Vivendi says it is ready for Universal’s IPO as UMG’s company valuation of € 30 billion (currently around $ 36 billion) has been cemented. This was achieved through the Tencent consortium, which acquired a second 10% stake in UMG for EUR 3 billion in January.

What if Universal is now swimming in Amsterdam with this advertised valuation of 30 billion euros?

  • The owner of one 1% Participation in Vivendi today would get one 0.6% Participation in Universal … worth EUR 180 million (currently around $ 218 million).
  • The owner of one 0.1% Participation in Vivendi today would get one 0.06% Participation in Universal … worth € 18 million ($ 22 millionn)
  • And the owner of one 0.01% Participation in Vivendi today would get one 0.006% Participation in Universal … worth € 1.8 million ($ 2.2 million)

Yes, if everything goes well with the UMG IPO plan, even Vivendi shareholders with a fraction of the shares in the French multimedia company will become multimillionaires.

Such numbers could grab the attention of artist attorneys and wonder where their flock’s share of the money rests. Ultimately, however, Vivendi’s investors are not responding to the music business, but to the difficulties of the stock market and the hard-hearted rules of company ownership.

(As such, these artist reps may want to focus instead on encouraging Vivendi / Universal to sell UMG’s stake in Spotify, which – if it happened today – likely a payment of more than $ 500 million to the UMG artist community would trigger.)

Vivendi shareholders do not only get rich through their UMG share sales; They will also be left with their current stakes in Vivendi.

Without the majority stake in UMG, one would expect Vivendi to be obviously worth less than it is today.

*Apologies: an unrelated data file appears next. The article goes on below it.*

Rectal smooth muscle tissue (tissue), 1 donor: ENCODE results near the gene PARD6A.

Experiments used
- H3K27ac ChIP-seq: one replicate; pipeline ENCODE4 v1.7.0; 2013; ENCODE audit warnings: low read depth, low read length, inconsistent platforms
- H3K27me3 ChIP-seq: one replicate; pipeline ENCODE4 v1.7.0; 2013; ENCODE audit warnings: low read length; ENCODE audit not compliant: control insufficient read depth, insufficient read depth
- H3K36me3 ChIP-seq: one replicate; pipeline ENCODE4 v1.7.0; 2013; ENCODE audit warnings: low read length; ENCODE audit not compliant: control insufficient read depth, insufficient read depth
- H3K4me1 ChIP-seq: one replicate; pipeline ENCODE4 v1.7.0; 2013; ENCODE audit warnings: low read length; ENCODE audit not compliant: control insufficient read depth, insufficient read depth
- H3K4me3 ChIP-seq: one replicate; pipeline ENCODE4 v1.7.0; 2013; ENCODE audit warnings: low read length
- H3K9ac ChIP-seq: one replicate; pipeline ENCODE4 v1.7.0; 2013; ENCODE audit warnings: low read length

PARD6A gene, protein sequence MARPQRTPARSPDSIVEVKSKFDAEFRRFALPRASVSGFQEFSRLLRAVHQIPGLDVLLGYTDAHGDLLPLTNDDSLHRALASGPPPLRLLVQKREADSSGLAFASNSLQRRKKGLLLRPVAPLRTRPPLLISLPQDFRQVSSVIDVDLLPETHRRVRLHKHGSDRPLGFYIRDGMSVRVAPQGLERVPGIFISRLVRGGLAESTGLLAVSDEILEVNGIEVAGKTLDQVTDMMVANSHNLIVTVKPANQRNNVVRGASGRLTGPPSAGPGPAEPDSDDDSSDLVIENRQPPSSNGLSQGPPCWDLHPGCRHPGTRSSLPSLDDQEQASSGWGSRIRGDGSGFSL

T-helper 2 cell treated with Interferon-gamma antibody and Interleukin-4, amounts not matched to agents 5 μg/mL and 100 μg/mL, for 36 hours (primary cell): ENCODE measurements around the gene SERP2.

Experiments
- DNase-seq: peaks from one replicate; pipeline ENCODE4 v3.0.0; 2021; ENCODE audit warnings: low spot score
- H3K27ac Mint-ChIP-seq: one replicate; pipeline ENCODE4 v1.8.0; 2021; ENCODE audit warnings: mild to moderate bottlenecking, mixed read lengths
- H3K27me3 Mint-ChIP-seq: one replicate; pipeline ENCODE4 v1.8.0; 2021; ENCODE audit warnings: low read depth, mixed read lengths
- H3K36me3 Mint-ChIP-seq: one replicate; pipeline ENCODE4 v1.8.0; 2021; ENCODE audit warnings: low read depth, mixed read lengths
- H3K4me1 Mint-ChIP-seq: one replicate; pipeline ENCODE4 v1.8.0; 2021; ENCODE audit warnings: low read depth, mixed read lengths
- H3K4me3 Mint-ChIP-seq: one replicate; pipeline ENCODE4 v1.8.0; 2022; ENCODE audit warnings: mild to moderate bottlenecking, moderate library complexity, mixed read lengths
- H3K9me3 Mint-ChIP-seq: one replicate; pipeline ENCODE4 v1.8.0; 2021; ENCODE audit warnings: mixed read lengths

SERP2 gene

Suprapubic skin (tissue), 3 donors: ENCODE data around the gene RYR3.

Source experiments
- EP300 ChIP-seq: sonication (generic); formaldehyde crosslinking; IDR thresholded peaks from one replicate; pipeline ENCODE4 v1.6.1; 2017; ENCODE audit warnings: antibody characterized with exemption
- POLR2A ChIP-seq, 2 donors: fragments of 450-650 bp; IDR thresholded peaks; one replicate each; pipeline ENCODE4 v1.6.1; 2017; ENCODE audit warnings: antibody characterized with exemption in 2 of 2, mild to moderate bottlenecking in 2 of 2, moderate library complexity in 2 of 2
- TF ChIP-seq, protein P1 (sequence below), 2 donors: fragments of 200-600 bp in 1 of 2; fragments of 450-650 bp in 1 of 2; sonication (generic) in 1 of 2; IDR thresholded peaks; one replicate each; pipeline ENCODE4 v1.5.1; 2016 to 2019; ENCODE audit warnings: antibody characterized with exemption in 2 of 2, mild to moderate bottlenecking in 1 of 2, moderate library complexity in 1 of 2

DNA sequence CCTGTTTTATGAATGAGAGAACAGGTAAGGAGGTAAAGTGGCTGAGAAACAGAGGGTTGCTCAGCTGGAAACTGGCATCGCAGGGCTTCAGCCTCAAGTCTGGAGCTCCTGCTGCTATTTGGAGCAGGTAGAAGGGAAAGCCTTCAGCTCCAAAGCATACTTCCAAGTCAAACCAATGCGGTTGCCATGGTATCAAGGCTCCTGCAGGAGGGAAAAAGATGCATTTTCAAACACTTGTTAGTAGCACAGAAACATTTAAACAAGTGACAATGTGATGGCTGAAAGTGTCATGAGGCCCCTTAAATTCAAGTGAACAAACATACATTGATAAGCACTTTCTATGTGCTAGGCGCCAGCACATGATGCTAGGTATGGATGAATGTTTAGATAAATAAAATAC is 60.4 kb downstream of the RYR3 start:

Math is fun here. Vivendi, which is traded on Parisian Euronext, currently has a market capitalization of 30.9 billion euros.

That’s little more than Universal Music Group’s Tencent-driven valuation (€ 30 billion).

Nevertheless, UMG, although Vivendi’s largest company, contributed almost half (45.8%) to the turnover of the French company in the first nine months of 2020.

The remainder of Vivendi’s sales of 11.6 billion euros during this period was generated by a mix of subsidiaries such as Canal Plus (TV), StudioCanal (film), Havas (advertising), SeeTickets (ticketing) and Gameloft (video games) .

Vivendi also owns Editis, which it acquired in 2019 for $ 1 billion.

So Vivendi will continue to be a valuable multimedia powerhouse after its crown jewel – Universal Music Group – was released in Amsterdam.

But even if UMG’s majority stake takes a plane to Schiphol, Vivendi’s investors will say goodbye to a glittering golden goodbye.

The Cinq Music Group’s repertoire has garnered Grammy awards, dozen of gold and platinum RIAA certifications, and numerous # 1 chart positions on a variety of Billboard charts. The repertoire includes heavyweights like Bad Bunny, Janet Jackson, Daddy Yankee, TI, Sean Kingston, Anuel, and hundreds more.Music business worldwide